Thursday, July 26, 2012

The Vatican Olympic Team and Why God Will Be Watching in London

on pop theology, philosophy, theology, culture, pop culture, christianity
by Ben Howard

On Friday night, my friends and I will be huddled around our televisions along with millions upon millions around the world to watch the Opening Ceremonies of the London Olympic Games. Most will have their eyes on Phelps and Lochte, maybe they'll try and catch a glimpse of Usain Bolt, or they may simply stare off into the distance pondering the all important question of whether David Beckham will or will not light the torch. But my eyes will be locked on the single athlete representing one of the world's smallest sovereign states: Tommaso Guarrazzi of Vatican City. That's right boys and girls, God finally has a home team.

For years, God, much like an NBA fan in Missouri, has been without a team to call his own. Many have tried to claim the deity's favor from The Los Angeles Angels (too redundant) to the New Orleans Saints (not saintly enough) to the Holy Cross Crusaders (ixnay on the usadescray), but none have worthy of being the Almighty's favorite.

Instead God has chosen to root for his favorite players from Josh Hamilton to Tim Tebow to every single player who ever pointed up to the sky after they did something special. But now God's behind Tommaso Guarrazzi and Team Vatican City. Take notice world!

Now all this may sound totally ridiculous and that's because it is. Tommaso Guarrazi is a member of the Vatican Olympic Team, but it's a fictional Olympic Team portrayed in the recently released Italian movie 100 Meters to Paradise. (You can read the Vatican newspapers review here).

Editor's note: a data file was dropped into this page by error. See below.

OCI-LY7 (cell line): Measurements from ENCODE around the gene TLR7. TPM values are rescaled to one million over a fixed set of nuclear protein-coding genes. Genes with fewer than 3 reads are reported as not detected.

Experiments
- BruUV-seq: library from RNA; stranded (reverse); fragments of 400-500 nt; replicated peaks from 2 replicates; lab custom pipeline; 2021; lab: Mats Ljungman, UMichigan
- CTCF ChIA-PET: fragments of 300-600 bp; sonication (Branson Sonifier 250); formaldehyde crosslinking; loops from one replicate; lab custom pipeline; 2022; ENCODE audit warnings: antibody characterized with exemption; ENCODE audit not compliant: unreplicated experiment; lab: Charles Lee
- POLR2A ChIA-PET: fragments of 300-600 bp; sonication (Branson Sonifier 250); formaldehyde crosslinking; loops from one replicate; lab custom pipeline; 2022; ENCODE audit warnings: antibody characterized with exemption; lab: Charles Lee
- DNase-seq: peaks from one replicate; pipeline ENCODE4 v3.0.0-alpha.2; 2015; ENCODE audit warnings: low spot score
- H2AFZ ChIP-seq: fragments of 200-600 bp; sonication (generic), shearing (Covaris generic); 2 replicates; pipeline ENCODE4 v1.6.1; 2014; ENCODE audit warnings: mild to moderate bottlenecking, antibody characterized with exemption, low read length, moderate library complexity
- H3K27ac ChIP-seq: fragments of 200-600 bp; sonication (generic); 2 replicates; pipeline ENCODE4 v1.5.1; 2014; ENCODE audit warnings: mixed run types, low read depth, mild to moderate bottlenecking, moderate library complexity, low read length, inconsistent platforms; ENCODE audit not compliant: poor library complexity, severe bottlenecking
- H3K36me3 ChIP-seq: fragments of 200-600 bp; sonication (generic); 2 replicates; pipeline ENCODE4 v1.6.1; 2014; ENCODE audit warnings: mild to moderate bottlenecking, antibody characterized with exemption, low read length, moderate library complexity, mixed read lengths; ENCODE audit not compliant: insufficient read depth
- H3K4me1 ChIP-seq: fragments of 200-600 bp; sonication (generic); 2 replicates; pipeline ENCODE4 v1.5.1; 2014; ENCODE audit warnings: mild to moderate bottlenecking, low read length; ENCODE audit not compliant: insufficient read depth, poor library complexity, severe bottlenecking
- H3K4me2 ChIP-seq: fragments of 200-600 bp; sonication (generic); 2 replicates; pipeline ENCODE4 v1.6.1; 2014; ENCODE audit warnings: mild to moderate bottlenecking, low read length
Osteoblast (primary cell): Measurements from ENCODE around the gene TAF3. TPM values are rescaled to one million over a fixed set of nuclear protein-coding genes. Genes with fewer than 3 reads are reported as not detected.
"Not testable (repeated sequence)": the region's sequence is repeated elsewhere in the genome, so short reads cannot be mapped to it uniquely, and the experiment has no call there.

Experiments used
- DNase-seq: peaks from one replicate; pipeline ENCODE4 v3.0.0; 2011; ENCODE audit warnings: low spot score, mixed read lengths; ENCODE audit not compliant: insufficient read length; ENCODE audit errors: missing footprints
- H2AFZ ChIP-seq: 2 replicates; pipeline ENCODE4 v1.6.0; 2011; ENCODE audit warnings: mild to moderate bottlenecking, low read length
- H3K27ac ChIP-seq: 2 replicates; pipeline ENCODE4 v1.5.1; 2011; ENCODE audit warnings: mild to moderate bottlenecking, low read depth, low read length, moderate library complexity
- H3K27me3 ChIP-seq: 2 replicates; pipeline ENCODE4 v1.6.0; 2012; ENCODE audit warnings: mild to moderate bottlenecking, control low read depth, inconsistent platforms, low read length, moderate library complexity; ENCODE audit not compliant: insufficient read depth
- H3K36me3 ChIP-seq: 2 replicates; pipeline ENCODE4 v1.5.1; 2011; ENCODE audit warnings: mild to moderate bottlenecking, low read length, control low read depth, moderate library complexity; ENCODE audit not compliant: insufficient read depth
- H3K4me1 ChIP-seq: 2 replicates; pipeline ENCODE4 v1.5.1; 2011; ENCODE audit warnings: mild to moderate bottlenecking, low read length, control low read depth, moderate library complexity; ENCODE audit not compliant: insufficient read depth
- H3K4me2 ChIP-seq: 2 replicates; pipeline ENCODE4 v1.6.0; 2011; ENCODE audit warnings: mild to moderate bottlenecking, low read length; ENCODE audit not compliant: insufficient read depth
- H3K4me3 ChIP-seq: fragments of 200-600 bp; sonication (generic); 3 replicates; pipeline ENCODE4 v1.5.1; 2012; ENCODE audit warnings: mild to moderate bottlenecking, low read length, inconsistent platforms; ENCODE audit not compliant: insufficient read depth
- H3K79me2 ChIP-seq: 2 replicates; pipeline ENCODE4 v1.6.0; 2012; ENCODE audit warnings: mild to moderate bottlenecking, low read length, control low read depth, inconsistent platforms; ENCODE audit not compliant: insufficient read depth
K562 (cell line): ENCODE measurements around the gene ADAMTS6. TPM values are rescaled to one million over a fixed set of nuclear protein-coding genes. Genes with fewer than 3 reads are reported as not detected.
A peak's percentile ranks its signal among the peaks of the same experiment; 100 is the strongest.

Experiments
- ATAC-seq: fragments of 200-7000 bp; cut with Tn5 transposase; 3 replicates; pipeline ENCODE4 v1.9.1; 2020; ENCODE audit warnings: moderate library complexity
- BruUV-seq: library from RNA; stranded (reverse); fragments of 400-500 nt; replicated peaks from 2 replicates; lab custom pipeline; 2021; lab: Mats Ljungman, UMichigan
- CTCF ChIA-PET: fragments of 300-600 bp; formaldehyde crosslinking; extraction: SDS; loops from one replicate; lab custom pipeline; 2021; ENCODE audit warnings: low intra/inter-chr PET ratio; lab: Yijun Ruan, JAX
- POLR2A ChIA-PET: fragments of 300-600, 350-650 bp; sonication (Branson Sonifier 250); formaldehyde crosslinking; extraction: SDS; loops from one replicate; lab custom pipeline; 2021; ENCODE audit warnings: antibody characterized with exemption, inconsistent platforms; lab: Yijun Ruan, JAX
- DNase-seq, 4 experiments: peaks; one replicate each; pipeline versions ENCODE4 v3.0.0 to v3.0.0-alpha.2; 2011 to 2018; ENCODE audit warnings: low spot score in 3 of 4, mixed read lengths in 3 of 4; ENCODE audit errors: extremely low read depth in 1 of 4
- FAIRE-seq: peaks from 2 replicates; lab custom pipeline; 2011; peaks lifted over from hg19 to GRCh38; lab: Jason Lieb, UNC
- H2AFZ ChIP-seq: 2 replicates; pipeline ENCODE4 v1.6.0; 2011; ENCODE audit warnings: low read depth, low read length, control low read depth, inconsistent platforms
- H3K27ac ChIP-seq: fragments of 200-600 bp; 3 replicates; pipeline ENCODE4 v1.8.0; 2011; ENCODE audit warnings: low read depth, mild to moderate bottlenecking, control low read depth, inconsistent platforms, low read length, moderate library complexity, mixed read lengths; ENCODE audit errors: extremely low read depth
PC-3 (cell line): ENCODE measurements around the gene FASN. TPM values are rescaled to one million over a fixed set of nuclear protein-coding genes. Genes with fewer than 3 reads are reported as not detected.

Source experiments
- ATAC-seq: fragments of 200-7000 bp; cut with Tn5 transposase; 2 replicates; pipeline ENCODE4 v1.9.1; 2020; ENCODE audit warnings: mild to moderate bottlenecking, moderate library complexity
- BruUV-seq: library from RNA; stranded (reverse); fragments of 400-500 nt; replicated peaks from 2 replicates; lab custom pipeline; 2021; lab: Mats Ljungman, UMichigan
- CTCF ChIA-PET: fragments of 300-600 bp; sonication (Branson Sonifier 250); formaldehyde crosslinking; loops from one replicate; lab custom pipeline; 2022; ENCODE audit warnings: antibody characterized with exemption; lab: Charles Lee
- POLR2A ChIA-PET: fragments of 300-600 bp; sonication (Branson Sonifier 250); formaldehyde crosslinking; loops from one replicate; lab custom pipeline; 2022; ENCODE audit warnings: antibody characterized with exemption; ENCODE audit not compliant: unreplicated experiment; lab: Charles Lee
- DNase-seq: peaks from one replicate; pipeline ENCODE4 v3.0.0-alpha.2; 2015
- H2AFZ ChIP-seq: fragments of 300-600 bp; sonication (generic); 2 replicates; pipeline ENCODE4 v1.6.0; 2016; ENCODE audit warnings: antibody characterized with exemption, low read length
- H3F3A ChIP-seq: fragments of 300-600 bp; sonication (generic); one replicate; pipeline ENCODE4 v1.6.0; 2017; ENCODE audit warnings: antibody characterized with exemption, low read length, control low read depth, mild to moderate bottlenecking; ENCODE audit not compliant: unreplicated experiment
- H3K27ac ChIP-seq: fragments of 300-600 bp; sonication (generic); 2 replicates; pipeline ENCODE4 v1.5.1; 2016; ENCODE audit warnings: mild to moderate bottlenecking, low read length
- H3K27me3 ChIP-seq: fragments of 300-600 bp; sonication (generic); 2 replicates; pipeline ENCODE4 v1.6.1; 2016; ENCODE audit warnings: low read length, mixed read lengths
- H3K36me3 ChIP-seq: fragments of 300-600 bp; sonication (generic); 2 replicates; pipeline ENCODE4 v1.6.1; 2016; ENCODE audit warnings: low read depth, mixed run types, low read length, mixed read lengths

But is it so ridiculous to think that God is sports fan? I'm not saying he has a vested interest in one team winning over another, and I'm pretty sure he had less to do with the Braves winning in extra innings than my prayers would indicate, but I think there are aspects he can enjoy.

At their essence, sports, especially the Olympics, are a showcase for the physicality of God's creation. They show us the agility, speed, strength, stamina and athleticism of humanity in its peak physical form and while that's something we don't often hold to be spiritual maybe it should be. We are so quick to spiritualize the world that we forget we inhabit a physical existence and sports are a way to celebrate the depth of humanities physical gifts.

So when you watch the Olympics in the next few weeks maybe God will be watching along with you. I wonder if he's rooting for Lochte or Phelps?


When he isn't writing about fictional Vatican Olympians, Ben attempts to divine God's rooting interests for gambling purposes. You can follow his misadventures on Twitter @BenHoward87.  

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